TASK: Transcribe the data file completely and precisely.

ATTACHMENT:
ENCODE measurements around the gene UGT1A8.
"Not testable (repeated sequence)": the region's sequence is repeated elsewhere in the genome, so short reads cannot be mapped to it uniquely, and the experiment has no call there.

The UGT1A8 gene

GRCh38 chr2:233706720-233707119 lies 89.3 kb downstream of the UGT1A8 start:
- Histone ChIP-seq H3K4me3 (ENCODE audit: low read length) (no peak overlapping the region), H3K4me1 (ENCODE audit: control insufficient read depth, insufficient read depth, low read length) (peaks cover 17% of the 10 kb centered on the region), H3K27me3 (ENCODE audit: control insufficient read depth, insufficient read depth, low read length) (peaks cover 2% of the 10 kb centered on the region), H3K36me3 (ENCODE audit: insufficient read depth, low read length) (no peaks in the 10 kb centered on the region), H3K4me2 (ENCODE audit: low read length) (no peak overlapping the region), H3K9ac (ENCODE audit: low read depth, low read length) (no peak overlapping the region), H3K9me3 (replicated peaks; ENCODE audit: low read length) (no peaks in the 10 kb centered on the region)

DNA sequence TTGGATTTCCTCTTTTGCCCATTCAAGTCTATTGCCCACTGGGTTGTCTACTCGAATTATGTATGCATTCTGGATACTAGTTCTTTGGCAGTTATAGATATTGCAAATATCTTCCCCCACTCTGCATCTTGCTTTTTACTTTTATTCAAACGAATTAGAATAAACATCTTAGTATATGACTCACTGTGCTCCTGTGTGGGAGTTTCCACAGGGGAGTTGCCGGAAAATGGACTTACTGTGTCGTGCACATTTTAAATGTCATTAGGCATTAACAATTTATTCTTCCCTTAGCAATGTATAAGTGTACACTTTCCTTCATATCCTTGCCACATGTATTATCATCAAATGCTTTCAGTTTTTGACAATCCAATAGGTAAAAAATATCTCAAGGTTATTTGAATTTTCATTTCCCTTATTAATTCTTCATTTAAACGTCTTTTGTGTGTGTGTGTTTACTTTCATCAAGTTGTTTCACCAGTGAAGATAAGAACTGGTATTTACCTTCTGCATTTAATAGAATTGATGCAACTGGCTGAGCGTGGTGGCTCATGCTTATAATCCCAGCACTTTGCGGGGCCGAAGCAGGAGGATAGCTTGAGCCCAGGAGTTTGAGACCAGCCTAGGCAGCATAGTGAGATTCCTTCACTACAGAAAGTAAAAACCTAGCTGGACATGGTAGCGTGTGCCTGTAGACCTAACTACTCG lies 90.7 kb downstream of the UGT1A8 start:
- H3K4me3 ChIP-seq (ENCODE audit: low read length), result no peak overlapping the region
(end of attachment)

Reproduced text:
ENCODE measurements around the gene UGT1A8.
"Not testable (repeated sequence)": the region's sequence is repeated elsewhere in the genome, so short reads cannot be mapped to it uniquely, and the experiment has no call there.

The UGT1A8 gene

GRCh38 chr2:233706720-233707119 lies 89.3 kb downstream of the UGT1A8 start:
- Histone ChIP-seq H3K4me3 (ENCODE audit: low read length) (no peak overlapping the region), H3K4me1 (ENCODE audit: control insufficient read depth, insufficient read depth, low read length) (peaks cover 17% of the 10 kb centered on the region), H3K27me3 (ENCODE audit: control insufficient read depth, insufficient read depth, low read length) (peaks cover 2% of the 10 kb centered on the region), H3K36me3 (ENCODE audit: insufficient read depth, low read length) (no peaks in the 10 kb centered on the region), H3K4me2 (ENCODE audit: low read length) (no peak overlapping the region), H3K9ac (ENCODE audit: low read depth, low read length) (no peak overlapping the region), H3K9me3 (replicated peaks; ENCODE audit: low read length) (no peaks in the 10 kb centered on the region)

DNA sequence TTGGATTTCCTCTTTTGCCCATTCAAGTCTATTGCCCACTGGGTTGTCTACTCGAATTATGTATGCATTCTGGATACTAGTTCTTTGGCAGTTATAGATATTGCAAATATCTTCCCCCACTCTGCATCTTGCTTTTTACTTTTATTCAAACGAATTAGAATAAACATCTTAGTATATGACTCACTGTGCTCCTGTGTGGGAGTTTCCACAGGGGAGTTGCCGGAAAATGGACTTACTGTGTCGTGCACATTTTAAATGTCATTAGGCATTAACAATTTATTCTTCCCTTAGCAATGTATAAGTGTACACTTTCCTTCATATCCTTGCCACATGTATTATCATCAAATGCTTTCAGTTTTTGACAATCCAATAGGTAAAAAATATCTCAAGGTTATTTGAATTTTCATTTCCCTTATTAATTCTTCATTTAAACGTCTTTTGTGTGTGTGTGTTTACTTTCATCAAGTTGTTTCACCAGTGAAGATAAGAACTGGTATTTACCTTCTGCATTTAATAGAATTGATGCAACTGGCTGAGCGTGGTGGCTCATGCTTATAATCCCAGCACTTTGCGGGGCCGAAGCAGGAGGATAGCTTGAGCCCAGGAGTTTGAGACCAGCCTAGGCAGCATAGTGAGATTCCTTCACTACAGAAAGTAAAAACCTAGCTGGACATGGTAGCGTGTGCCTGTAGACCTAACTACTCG lies 90.7 kb downstream of the UGT1A8 start:
- H3K4me3 ChIP-seq (ENCODE audit: low read length), result no peak overlapping the region